20 Lesser-Known Facts About Animals That Are Utterly Adorable

Most of us have superficial information about animals and their lives. Some of us just care about the cute and beautiful animals. But, scientists have estimated that there are about 8.7 million species of plants and animals in existence, however, only around 1.2 million of them have been identified and described so far (most of which are insects). This means that millions of other organisms remain a complete mystery.

1 / 21

Whether its their appearance, behavior or something else, every animal is unique in its own way. And even though there are so many species out there it’s nearly impossible to learn everything about all of them, you can at least learn an interesting fact or two – that’s where the Awwducational subreddit comes into play.

2 / 21

New Study Reveals That Bumblebees Will Roll Wooden Balls For Seemingly No Other Reason Than Fun, Becoming The First Insect Known To ‘Play’. In a new study, the team placed 45 buff-tailed bumblebees (Bombus terrestris audax) of different sexes and ages in an arena with a single entrance. There was a clear aisle from the entrance to pollen and sugar water in the back of the chamber, but the insects had to pass between two adjacent rooms with 18 colourful wooden balls to get there. One room had free-moving balls, while the other had balls that were glued down.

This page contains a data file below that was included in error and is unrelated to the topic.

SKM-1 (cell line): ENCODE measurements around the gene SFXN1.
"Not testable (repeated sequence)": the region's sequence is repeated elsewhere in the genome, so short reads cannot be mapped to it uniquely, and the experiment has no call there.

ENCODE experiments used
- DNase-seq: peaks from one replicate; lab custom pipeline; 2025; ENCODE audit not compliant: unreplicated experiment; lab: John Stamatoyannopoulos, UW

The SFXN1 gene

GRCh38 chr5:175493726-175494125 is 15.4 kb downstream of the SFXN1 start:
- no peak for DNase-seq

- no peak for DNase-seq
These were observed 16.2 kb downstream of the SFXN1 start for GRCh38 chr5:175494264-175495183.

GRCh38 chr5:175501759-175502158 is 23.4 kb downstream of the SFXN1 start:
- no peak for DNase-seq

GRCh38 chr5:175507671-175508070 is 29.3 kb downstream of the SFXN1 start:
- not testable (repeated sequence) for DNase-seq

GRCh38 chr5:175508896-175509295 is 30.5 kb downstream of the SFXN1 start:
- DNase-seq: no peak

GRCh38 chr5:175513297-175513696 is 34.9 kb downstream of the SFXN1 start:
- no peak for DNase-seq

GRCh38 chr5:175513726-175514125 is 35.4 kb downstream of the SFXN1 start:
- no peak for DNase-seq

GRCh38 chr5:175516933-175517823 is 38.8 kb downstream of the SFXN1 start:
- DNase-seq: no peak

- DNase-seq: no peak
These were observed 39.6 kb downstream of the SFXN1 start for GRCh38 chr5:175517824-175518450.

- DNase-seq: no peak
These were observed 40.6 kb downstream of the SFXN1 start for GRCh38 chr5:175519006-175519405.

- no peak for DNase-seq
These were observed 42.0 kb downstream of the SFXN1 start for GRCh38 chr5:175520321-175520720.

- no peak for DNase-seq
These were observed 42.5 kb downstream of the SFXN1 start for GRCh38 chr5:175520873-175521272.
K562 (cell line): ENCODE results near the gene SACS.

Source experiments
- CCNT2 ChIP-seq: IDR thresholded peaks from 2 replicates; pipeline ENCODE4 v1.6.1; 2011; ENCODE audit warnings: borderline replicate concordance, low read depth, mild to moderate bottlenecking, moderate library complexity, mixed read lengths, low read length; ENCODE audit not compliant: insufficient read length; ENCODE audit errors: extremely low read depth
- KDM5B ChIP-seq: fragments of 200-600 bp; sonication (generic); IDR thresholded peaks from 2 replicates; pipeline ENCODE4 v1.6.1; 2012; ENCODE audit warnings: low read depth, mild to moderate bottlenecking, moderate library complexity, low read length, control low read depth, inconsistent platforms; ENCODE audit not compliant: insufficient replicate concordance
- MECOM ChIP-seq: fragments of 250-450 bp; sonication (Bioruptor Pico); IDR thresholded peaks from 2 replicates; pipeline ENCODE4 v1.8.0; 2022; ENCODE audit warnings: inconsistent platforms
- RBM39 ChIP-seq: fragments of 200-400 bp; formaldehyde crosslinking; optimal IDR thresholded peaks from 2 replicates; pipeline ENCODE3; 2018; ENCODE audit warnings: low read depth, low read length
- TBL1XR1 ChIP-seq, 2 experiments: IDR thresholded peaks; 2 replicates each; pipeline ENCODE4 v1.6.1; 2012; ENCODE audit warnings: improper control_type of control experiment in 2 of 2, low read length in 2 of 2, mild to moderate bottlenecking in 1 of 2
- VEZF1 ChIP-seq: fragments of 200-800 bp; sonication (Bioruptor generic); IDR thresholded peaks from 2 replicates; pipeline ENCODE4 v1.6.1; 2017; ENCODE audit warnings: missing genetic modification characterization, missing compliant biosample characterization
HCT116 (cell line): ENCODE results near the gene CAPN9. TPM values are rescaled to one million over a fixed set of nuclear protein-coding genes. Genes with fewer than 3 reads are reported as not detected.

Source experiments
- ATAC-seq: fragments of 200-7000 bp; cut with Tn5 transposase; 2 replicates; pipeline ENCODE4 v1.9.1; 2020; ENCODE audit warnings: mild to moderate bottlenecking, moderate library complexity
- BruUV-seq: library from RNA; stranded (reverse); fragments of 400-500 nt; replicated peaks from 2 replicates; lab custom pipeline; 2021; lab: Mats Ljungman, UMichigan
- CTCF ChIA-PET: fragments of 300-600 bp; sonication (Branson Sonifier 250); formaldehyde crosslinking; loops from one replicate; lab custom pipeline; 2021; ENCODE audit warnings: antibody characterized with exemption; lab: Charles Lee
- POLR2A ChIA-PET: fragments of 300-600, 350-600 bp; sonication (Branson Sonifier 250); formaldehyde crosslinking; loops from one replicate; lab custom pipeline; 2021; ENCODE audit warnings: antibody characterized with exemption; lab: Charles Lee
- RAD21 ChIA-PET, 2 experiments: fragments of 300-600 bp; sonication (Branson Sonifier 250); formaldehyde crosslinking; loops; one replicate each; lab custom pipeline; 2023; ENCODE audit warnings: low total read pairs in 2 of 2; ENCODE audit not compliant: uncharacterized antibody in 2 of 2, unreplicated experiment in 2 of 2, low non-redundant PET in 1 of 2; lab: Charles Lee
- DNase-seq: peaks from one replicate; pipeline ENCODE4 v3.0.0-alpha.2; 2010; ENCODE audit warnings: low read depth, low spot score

3 / 21

Alex, The African Grey Parrot, Is The Only Animal To Ever Ask An Existential Question. He Asked “What Color” He Was. Looking at a mirror, he said “what color”, and learned the word “grey” after being told “grey” six times. This made him the first and only non-human animal to have ever asked a question, let alone an existential one (apes who have been trained to use sign-language have so far failed to ever ask a single question).

4 / 21

American Kestrel Is The Smallest And Most Common Falcon In North America. It Is Also Called The Sparrow Hawk. The American Kestrel is North America’s smallest and most colorful falcon, and many adore kestrels for their lovely plumage and big personality. In the 1800s and early 1900s, many referred to American Kestrels as “sparrowhawks,” however that common name typically refers to Accipiter hawks.

5 / 21